The court then underscored its view that the above-described evidence provided both direct evidence and circumstantial evidence of discriminatory intent such that the traditional burden-shifting analysis was conducted.

The court concluded that France had established that he was (1) at least forty years old, (2) qualified for the position for which an application was submitted, (3) denied the position, and (4) the promotion was given to a substantially younger person. In so doing, the court adopted the Seven Circuit’s test for “substantially younger person:”

The Seventh Circuit has held that an age difference of less than ten years creates a rebuttable presumption that the age difference is insubstantial. Hartley v. Wisc. Bell, 124 F.3d 887, 893 (7th Cir.1997).

According to the Ninth Circuit, France’s evidence rebutted this presumption and demonstrated a prima facie case that his age was a significant factor in the promotional process. In response to France’s evidence, the agency provided legitimate nondiscriminatory reasons for not promoting France that were related to his qualifications to lead. Overall, the court concluded that the evidence presented by France was sufficient to demonstrate an issue regarding whether the agency’s reasons were pretext for discrimination such that a trial on the merits was required.

The court found significant that ACPA Gilbert created the new program for operations agents, had expressed a desire to promote young agents, was involved in the promotional process, had recommend the four finalists to the Chief, and had approached France about retiring. Such evidence was sufficient to demonstrate a genuine issue of material fact as to whether the agency’s stated nondiscriminatory rationale was pretext for discrimination. Even though Gilbert was not the final decision-maker, his alleged discriminatory motive was enough to defeat the agency’s motion for summary judgment.

Employers are reminded to keep discussions of an employee’s age out of the workplace. In promotional situations, the France case serves as a reminder that the comments of employees involved in the process – especially influential management employees – can create ADEA liability for the employer. The France court emphasized in its analysis that a case will likely head for a trial on the merits if there is either direct or circumstantial evidence that an applicant’s age was a significant factor to the employer during the promotional process. Even an age differential of less than ten years can provide probative evidence to establish a prima facie case of discrimination.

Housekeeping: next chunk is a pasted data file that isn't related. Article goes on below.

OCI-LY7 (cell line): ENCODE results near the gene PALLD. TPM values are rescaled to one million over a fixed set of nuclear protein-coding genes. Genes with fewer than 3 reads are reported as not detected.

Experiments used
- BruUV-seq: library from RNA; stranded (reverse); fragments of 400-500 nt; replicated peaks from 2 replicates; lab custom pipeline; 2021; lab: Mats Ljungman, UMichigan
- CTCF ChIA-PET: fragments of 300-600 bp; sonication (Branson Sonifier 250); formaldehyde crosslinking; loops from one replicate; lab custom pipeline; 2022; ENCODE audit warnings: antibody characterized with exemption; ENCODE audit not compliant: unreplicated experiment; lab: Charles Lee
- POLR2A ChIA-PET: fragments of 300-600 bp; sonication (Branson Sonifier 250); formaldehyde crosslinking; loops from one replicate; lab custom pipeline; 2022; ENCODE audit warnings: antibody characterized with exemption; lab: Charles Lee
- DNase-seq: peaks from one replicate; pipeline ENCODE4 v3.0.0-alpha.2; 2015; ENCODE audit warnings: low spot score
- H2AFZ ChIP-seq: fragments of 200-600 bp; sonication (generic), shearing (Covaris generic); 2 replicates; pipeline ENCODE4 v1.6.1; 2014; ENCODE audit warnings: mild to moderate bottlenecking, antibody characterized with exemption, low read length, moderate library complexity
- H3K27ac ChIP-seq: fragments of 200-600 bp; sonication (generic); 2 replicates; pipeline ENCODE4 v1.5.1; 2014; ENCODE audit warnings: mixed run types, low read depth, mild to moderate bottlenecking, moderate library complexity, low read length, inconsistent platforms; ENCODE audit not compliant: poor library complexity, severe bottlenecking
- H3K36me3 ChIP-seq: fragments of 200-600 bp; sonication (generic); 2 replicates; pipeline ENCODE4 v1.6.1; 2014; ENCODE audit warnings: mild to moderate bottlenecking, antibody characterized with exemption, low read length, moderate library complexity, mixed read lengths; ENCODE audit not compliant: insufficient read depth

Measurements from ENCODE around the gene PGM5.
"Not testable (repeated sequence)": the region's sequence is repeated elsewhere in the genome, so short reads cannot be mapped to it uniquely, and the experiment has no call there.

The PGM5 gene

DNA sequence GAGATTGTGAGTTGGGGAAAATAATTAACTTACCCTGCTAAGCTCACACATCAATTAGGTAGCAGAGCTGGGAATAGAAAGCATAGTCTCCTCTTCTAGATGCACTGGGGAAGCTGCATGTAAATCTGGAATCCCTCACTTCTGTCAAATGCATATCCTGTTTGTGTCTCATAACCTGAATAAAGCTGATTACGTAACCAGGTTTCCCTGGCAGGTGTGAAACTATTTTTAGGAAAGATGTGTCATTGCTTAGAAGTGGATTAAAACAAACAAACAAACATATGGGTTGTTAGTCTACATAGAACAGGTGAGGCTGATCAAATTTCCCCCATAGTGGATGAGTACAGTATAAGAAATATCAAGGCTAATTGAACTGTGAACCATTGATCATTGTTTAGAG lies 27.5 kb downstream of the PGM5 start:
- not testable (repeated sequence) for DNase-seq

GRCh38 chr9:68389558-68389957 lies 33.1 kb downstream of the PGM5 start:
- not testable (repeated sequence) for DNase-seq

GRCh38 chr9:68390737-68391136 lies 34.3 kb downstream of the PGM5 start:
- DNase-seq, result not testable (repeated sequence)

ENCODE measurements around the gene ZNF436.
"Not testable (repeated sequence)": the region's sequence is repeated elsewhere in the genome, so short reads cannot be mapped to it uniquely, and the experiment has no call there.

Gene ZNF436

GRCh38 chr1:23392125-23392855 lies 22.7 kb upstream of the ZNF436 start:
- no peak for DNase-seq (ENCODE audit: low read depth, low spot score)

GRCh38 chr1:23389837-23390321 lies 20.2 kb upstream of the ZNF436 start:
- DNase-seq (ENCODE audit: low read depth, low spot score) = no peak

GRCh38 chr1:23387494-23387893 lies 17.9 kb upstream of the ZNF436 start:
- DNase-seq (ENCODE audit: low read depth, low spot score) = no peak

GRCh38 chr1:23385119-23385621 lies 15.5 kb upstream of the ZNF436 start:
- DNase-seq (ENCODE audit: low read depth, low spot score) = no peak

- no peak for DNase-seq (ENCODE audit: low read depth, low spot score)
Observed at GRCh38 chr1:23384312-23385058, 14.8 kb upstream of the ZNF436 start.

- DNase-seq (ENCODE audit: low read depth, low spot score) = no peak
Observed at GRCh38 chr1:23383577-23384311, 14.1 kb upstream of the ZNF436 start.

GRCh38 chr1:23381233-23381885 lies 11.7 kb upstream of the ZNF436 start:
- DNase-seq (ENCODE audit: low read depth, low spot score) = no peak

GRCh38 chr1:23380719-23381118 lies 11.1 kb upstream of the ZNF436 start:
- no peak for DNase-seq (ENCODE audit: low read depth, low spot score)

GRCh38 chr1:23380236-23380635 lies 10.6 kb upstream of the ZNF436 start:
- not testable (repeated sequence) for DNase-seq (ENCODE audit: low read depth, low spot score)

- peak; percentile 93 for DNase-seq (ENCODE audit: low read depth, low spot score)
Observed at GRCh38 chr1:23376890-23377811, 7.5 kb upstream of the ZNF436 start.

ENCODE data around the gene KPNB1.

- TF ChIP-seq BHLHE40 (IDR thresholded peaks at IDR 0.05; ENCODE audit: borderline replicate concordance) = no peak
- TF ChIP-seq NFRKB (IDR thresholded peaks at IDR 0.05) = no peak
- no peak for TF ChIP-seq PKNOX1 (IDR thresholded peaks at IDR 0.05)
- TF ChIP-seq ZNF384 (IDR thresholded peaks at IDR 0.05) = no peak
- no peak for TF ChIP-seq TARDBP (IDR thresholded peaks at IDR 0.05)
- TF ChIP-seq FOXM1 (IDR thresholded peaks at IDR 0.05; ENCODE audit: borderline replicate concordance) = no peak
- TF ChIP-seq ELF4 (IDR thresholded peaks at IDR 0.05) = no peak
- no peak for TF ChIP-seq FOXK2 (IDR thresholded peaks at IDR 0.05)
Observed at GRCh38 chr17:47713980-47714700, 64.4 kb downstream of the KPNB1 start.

Bookmark and Share

Categories: Employment/Labor Law

Actions: E-mail | Comments


Over thirty-five years after Congress passed the Pregnancy Discrimination Act to amend Title VII of the Civil Rights Act, the United States Supreme Court decided that Employers must provide a light duty position to a pregnant worker as a medical accommodation if restricted by her doctor, and similar light duty positions are afforded to other non-pregnant employees with similar limitations on their ability or inability to work.1 The Court explained that the Pregnancy Discrimination Act is clear that Title VII's prohibition against sex discrimination applies to discrimination “based on pregnancy.” It also says that employers must treat “women affected by pregnancy ... the same for all employment-related purposes ... as other persons not so affected but similar in their ability or inability to work.” 42 U.S.C. § 2000e(k). The Court decided the question of how this second provision applies in the context of an employer's policy that accommodates many, but not all, workers with nonpregnancy-related disabilities. Prior to the Young decision, courts frequently refused Title VII challenges to light duty policies that only applied to occupationally injured workers. A healthy pregnancy was not treated as a disability. 

Young involved a part-time UPS driver whose doctor provided her with a twenty-pound lifting restriction in the first several months of her pregnancy, and a ten-pound lifting restriction thereafter. Young’s job required her to be able to lift up to seventy pounds.  After her employer told her she could not work while under the lifting restriction, Young took a leave from work and eventually lost her medical coverage. She filed a Title VII and ADA lawsuit alleging that UPS discriminated against her due to sex and disability. Young pled a “disparate treatment” discrimination claim.